Friendships and Transplants

Our last guest this week, Moyra Mae, has been with us since the beginning of the journey.  Organ donation is not just a medical issue.  It’s personal.  And not only for the donor and recipient…

To write a post for Organ Donation Week about my friendship with Lucia is intimidating to say the least. I have tried to keep it brief, but to still give my insight into the impact that organ donation can have on friendships.

I had the very lucky opportunity to be friends with Lucia since we were four years old. It’s very hard to describe or summarise any friendship but the complexities of a friendship with someone who had multiple transplants is even more difficult to put into words.

To me, Lucia was always my greatest friend. Despite the difficulties that she had with her health, Lucia was always so much fun, full of energy, the last one to leave the dance floor, the best advice giver and the most supportive friend you could think of.

Moyra Mae, Lucia and Cliodhna

I was friends with Lucia throughout her whole transplant journey. I remember the first time that she had to go off school and I first heard the term ‘liver transplant’. It was confusing as a young child, and I missed her a lot. When Lucia returned to school, we were all so excited and argued over who got to sit beside her in lessons. She told us all about the organ donor and we had a LOT of questions. But even with Lucia’s pretty comprehensive understanding, even at the young age of eight, I certainly did not fully understand the severity of liver failure or the gift that an organ donor and their family had given.

Lucia went in for her second transplant when we were ten. This was my first introduction to the transplant waitlist. It was hard to comprehend that Lucia needed a transplant, her eyes and skin were becoming jaundice, and yet she was still waiting. Regardless of how unwell Lucia felt, she was still able to go watch a ballet with me, dance, laugh and be a ten year old. Finally, after what felt like a very long time, she got her second transplant.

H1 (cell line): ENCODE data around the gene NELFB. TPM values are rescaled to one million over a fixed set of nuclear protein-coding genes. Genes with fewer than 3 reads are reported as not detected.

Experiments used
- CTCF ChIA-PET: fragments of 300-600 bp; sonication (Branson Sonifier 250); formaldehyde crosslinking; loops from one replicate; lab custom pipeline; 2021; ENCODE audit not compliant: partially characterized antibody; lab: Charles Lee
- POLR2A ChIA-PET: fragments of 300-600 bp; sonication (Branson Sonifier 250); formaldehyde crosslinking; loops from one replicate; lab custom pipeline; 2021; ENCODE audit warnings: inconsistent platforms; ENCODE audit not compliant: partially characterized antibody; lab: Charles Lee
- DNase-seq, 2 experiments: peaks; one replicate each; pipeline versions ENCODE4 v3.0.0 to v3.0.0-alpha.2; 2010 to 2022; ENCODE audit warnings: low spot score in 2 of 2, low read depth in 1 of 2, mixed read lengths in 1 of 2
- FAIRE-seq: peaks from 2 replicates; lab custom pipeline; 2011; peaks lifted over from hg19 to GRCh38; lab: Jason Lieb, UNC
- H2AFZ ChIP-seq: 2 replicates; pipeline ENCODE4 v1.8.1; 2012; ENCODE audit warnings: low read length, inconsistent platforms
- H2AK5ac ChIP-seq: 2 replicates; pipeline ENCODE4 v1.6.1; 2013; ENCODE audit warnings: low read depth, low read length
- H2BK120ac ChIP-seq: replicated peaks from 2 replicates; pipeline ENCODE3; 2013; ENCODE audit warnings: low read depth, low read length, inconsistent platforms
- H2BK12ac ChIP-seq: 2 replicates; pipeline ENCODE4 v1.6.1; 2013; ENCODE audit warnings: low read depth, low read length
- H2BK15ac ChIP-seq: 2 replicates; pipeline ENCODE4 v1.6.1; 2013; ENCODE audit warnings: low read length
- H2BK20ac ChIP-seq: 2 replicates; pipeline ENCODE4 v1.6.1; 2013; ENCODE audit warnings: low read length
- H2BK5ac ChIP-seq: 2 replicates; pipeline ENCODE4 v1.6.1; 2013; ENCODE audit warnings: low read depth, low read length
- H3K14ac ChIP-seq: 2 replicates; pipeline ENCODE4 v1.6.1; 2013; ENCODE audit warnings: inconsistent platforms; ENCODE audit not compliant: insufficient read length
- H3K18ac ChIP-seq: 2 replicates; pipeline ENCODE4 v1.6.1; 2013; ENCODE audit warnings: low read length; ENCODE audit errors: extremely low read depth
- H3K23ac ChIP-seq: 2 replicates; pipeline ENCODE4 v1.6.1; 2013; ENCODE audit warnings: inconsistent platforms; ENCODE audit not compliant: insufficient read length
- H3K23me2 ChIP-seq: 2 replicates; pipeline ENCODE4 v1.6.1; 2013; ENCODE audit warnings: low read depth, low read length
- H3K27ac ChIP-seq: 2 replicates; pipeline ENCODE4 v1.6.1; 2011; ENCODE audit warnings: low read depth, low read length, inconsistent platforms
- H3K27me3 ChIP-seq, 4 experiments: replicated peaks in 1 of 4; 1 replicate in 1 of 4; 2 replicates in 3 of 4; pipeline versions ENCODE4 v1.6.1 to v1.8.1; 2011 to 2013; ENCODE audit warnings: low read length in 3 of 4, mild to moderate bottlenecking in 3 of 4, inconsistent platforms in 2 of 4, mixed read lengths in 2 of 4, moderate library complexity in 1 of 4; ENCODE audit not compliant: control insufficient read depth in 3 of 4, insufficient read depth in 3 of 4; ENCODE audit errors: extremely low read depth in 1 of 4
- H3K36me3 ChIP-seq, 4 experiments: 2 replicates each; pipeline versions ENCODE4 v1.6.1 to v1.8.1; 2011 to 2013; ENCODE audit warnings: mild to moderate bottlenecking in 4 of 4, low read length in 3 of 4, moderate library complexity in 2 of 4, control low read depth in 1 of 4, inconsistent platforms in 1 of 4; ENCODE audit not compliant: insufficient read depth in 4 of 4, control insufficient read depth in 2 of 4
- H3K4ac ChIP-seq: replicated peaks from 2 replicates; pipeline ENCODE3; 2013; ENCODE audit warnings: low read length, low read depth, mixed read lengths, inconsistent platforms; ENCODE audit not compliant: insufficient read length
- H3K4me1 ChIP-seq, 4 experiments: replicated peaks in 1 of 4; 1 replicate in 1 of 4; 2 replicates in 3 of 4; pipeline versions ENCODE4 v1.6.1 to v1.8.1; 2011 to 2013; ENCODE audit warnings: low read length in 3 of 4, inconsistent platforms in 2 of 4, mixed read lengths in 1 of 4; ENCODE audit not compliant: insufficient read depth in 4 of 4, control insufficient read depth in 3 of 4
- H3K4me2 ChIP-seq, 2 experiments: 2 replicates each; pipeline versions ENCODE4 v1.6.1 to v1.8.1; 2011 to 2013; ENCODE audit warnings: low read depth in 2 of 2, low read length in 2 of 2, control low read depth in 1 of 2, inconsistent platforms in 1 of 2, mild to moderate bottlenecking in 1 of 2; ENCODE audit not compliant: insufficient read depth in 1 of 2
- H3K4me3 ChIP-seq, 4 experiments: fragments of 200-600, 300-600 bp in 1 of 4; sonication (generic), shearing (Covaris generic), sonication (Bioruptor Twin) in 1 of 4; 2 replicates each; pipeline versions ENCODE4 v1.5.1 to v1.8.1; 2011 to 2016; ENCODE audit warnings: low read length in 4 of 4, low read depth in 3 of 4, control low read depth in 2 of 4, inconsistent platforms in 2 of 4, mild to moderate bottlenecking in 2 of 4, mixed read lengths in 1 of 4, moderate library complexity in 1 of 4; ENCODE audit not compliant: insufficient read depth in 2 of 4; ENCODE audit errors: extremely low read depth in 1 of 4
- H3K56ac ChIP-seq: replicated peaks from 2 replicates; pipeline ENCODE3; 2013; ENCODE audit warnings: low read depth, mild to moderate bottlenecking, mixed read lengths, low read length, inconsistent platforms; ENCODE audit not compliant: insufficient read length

Lucia didn’t need her third transplant until we were sixteen. This time I understood more that Lucia was actually very sick and that a transplant was a serious procedure. However, Lucia still remained so positive and reduced my worries and fears. While Lucia awaited her third transplant, she began to campaign for organ donor awareness more and more. She even let us help out with a short video. A very unwell Lucia still managed to have endless patience with a bunch of silly sixteen year olds who couldn’t get their lines right. Once again, Lucia got the call that a donor had been found and she could receive a liver.

Throughout all these years and all these transplants Lucia spent a lot of time either in hospital or at home. We spent a great deal of time apart. This was difficult at times and involved a lot of phone calls and quick catch ups, but it taught me that if you have a true friendship, distance only makes you closer. It creates that magical relationship where no matter how long it’s been since you’ve seen them, the friendship is as strong and as natural as it has always been. This is how it feels for me now. Even though Lucia did not come home after her fourth transplant, our friendship remains.

Moyra Mae and Lucia 2

To say ‘thank you’ to donors and their families seems so insignificant compared to the huge opportunity that they offered to Lucia. It allowed her to achieve so many amazing things; carrying the Olympic torch, competing in World Transplant Games, meeting Michael Phelps, being awarded a BEM and starting the Live Loudly Donate Proudly campaign to name a few! But of course, on a personal level, I am so profoundly thankful to Lucia’s organ donors who gave me a best friend for so many more years.

So, this week, and every week, please have the conversation about organ donation.

Moyra Mae